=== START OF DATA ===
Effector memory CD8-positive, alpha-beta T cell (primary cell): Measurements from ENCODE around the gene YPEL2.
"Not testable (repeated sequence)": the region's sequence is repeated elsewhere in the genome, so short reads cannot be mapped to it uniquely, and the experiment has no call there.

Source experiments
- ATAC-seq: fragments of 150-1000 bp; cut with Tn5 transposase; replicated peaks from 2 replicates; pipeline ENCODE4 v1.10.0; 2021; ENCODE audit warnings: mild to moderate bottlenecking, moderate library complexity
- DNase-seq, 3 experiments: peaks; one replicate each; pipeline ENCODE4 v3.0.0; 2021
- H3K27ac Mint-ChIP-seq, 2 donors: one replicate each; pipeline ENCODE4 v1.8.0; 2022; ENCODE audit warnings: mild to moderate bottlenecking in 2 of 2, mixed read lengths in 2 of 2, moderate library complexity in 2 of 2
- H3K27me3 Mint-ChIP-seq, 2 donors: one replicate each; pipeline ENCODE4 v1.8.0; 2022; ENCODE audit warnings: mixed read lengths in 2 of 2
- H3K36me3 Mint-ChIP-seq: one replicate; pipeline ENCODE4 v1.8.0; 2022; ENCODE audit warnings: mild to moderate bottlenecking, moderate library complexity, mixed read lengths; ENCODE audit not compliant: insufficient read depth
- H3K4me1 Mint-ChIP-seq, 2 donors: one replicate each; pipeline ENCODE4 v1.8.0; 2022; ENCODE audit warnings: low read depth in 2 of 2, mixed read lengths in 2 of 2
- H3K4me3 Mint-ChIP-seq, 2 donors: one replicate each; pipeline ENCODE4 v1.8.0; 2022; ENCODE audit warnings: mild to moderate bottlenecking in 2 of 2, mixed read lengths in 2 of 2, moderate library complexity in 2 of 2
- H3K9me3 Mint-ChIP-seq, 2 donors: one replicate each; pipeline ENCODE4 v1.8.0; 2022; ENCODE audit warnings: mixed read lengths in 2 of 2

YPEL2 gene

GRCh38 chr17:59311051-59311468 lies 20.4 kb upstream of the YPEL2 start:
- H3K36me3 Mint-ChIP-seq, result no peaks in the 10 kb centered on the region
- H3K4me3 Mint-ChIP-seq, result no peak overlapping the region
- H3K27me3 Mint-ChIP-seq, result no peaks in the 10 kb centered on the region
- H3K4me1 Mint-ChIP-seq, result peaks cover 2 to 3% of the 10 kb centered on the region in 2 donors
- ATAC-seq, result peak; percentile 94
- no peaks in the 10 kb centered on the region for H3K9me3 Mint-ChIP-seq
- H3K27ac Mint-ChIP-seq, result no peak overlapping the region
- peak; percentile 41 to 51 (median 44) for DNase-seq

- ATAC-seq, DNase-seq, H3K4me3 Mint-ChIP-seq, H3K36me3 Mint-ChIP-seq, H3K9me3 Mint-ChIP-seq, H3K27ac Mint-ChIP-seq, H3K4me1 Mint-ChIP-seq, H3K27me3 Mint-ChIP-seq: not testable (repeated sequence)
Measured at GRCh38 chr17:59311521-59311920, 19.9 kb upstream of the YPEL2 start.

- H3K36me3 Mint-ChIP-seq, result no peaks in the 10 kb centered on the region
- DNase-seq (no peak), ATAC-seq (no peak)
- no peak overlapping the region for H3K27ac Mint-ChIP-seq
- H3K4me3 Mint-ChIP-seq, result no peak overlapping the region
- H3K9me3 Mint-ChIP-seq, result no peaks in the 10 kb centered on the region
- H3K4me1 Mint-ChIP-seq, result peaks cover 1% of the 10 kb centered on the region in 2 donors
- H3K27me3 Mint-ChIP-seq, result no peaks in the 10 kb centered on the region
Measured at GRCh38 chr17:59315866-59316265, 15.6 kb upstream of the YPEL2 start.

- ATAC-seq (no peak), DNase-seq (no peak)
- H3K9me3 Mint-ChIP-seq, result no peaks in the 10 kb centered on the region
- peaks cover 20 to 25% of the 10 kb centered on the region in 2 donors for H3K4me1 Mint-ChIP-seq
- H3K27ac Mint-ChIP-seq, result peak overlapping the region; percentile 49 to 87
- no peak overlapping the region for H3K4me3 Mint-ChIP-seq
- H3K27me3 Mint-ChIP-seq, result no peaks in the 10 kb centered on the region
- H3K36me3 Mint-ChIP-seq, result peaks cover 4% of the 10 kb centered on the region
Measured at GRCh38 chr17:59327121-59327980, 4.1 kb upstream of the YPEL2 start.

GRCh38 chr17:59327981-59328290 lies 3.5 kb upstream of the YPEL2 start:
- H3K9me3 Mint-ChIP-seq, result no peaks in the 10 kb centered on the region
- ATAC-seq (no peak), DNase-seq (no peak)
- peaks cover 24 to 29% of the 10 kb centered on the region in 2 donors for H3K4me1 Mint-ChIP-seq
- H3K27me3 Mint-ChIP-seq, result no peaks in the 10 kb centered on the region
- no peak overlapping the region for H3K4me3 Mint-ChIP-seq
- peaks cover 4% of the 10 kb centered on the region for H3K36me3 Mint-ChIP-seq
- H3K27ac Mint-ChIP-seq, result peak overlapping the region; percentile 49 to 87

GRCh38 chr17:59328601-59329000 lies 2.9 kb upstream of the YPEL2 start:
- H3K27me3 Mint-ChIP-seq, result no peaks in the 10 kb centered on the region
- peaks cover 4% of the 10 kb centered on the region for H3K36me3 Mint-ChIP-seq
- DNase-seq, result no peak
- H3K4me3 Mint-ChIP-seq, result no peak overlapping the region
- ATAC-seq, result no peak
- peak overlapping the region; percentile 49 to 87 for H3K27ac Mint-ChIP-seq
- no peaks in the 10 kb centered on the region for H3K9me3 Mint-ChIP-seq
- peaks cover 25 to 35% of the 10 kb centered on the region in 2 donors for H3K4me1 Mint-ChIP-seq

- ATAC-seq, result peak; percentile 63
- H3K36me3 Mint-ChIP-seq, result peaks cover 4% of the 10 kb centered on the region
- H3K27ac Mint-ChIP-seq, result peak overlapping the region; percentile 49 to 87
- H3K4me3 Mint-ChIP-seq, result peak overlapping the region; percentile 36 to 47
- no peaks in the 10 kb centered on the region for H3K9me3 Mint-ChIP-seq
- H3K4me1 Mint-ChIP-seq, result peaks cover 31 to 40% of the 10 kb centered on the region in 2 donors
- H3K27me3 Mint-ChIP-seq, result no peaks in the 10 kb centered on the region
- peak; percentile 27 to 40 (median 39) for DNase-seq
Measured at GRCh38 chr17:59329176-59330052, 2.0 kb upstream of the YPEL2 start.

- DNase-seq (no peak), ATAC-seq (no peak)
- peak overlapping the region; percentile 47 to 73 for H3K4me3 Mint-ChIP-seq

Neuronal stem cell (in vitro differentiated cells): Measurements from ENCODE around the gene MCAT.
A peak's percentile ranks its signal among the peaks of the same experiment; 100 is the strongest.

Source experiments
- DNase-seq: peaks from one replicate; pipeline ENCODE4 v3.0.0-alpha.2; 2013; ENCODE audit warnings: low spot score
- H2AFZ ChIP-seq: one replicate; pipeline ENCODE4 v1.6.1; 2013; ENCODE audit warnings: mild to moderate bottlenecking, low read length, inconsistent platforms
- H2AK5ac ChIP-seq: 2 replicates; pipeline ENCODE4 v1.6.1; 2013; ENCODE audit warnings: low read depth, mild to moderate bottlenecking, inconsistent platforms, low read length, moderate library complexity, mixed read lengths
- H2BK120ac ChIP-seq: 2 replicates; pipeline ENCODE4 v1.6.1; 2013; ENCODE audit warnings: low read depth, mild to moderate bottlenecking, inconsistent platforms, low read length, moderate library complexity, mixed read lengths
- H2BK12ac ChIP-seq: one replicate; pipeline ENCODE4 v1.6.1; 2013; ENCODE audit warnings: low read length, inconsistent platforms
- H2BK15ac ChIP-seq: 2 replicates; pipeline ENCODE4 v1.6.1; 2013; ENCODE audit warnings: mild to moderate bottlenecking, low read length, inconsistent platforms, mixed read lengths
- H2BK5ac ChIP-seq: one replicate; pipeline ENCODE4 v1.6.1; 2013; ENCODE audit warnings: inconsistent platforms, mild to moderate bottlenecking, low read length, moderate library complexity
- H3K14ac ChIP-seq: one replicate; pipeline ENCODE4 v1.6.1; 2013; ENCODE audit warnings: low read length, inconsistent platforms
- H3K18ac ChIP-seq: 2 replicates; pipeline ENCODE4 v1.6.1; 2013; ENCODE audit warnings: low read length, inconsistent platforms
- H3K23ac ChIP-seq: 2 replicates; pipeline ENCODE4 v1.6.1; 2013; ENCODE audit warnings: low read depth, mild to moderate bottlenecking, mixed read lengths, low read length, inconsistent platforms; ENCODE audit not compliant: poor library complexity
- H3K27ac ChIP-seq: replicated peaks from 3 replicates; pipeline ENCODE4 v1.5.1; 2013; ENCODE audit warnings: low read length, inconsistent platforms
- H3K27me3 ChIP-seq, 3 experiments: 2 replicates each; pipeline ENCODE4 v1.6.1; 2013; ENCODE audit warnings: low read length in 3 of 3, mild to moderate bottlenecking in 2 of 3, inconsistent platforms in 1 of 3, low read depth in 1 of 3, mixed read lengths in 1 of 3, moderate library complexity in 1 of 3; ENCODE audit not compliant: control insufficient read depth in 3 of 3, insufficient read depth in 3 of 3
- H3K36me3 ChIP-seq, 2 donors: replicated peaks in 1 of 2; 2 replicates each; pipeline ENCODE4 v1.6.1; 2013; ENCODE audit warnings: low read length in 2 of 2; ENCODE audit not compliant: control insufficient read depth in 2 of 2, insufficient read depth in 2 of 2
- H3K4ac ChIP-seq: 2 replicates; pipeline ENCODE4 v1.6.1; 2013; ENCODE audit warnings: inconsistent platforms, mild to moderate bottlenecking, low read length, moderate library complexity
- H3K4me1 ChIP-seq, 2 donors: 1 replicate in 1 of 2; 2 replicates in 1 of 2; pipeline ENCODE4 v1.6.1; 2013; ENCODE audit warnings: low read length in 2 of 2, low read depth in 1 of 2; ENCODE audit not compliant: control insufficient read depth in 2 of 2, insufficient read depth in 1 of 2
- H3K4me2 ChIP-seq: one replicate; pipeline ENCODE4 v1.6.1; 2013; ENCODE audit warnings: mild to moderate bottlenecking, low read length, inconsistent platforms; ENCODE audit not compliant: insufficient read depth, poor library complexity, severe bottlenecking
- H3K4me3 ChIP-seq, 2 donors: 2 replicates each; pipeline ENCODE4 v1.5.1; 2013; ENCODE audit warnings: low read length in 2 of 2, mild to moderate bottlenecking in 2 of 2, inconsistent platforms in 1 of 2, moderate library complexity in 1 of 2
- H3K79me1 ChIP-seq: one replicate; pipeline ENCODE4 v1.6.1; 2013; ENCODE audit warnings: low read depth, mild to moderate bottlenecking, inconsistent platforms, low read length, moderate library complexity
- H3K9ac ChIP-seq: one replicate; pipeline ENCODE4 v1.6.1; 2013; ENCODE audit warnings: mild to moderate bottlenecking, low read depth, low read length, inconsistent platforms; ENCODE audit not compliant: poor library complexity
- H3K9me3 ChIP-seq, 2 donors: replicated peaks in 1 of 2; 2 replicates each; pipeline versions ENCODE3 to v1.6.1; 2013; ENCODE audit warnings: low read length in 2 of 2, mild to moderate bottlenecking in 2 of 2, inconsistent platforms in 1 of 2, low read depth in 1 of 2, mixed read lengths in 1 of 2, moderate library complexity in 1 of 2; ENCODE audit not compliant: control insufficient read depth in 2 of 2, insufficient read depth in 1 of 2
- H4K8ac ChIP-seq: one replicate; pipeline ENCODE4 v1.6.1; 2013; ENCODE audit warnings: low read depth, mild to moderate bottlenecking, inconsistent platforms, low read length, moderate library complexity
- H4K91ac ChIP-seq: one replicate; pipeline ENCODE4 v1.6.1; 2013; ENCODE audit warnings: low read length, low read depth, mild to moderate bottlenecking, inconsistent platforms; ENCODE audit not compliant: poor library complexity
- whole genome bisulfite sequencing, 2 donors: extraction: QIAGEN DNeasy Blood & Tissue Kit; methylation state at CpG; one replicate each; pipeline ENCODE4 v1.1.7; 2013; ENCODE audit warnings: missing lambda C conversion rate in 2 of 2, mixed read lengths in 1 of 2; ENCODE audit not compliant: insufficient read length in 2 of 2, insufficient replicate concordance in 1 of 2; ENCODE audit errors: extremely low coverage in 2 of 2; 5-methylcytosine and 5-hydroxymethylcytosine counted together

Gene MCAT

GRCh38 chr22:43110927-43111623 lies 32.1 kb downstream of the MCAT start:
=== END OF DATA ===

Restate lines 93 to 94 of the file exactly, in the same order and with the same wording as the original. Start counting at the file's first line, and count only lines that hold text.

- whole genome bisulfite sequencing, 2 donors: extraction: QIAGEN DNeasy Blood & Tissue Kit; methylation state at CpG; one replicate each; pipeline ENCODE4 v1.1.7; 2013; ENCODE audit warnings: missing lambda C conversion rate in 2 of 2, mixed read lengths in 1 of 2; ENCODE audit not compliant: insufficient read length in 2 of 2, insufficient replicate concordance in 1 of 2; ENCODE audit errors: extremely low coverage in 2 of 2; 5-methylcytosine and 5-hydroxymethylcytosine counted together

Gene MCAT